Facing The Coronavirus With Swim Goggles. The Unequal Toll In LA Nursing Homes
COVID-19 has killed nearly 1,000 people in Los Angeles County who lived or worked at institutions – mainly nursing homes. A new collaboration between KPCC/LAist, The New York Times, The Baltimore Sun and The Southern Illinoisan found there's one thing that distinguishes the nursing homes that have reported the highest number of deaths: their residents are mostly black and Latino.
Race and Latino origin turned out to be a major predictor of whether a nursing home has a COVID-19 outbreak, we found, even after accounting for a facility's location, federal quality ratings, size and infection rate in the surrounding community.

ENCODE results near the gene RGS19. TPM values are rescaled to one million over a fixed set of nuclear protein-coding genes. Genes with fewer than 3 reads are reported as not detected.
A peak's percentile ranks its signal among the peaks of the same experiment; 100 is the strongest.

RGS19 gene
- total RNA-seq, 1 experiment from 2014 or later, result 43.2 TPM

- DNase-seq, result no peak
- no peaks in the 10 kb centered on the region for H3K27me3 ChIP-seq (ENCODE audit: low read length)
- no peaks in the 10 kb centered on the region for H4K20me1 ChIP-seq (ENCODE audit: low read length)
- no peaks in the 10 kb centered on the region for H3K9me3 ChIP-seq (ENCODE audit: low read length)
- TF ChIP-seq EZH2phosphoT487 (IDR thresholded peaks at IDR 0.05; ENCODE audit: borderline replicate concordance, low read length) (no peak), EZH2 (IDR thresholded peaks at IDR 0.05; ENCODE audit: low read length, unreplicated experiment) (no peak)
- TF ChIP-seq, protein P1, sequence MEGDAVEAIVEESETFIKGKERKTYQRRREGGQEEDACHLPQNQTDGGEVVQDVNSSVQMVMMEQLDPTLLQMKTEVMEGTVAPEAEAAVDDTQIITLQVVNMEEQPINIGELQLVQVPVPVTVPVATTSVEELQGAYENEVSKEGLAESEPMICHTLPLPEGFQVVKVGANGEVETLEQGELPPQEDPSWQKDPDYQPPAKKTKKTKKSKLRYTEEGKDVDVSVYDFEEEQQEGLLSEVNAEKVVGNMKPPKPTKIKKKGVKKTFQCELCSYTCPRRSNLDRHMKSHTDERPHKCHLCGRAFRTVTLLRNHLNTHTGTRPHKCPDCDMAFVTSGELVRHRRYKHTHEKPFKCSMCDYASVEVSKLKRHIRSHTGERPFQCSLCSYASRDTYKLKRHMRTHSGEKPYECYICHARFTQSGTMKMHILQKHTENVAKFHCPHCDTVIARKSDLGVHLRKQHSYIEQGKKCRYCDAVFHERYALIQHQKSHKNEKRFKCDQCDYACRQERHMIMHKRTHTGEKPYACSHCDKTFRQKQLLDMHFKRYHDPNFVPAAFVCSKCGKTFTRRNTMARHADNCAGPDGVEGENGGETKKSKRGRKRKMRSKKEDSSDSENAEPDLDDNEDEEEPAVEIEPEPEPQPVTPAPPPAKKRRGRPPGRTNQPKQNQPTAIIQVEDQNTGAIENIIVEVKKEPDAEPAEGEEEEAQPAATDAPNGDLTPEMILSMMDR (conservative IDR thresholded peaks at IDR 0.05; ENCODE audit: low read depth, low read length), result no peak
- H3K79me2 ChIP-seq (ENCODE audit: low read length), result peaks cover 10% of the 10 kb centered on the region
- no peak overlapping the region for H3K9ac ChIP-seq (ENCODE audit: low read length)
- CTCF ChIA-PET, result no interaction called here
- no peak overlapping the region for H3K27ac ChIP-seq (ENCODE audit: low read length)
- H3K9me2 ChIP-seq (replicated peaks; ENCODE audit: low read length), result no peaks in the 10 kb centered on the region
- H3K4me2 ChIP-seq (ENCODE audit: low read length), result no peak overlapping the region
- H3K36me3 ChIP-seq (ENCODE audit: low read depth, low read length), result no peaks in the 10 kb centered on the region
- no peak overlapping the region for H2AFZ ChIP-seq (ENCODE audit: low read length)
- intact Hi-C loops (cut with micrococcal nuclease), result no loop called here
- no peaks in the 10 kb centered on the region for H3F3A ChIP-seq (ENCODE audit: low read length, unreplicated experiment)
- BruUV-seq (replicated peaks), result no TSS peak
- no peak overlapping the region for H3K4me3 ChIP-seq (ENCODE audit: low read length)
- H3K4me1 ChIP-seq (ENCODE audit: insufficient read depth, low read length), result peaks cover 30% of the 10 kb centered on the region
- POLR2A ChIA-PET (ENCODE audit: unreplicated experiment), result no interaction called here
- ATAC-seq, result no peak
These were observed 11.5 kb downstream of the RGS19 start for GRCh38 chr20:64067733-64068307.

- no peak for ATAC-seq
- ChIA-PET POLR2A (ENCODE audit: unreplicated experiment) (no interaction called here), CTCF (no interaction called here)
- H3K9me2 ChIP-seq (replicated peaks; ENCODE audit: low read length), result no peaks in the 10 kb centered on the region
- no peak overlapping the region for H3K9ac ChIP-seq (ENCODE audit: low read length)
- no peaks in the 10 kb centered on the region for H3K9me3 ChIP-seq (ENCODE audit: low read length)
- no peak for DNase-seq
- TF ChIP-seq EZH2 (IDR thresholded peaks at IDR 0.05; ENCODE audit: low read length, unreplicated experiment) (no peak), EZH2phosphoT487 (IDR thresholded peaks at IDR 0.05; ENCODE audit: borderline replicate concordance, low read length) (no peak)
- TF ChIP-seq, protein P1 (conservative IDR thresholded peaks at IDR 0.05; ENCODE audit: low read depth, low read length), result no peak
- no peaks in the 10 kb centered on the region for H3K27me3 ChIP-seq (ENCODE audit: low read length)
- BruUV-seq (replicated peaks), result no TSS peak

We looked at what happened at one, hard-hit nursing home in L.A., Buena Ventura Post Acute Care Center, to try to understand how the virus spread there so quickly.
The facility in East Los Angeles, whose residents are mostly Latino, has experienced one of the worst COVID-19 outbreaks in the county, according to public health data. So far 83 workers and residents have been infected with the virus, and twelve of them have died.
Alma Lara-Garcia, a certified nursing assistant who worked at Buena Ventura and got infected with the coronavirus, shared her experience of the early days of the outbreak.
READ LARA-GARCIA'S ACCOUNT:
READ THE STORIES FROM OUR PARTNER PUBLICATIONS:
- The Striking Racial Divide in How Covid-19 Has Hit Nursing Homes (The New York Times)
- Maryland shows higher risk for and wide racial disparity in nursing home coronavirus outbreaks, analysis finds (The Baltimore Sun)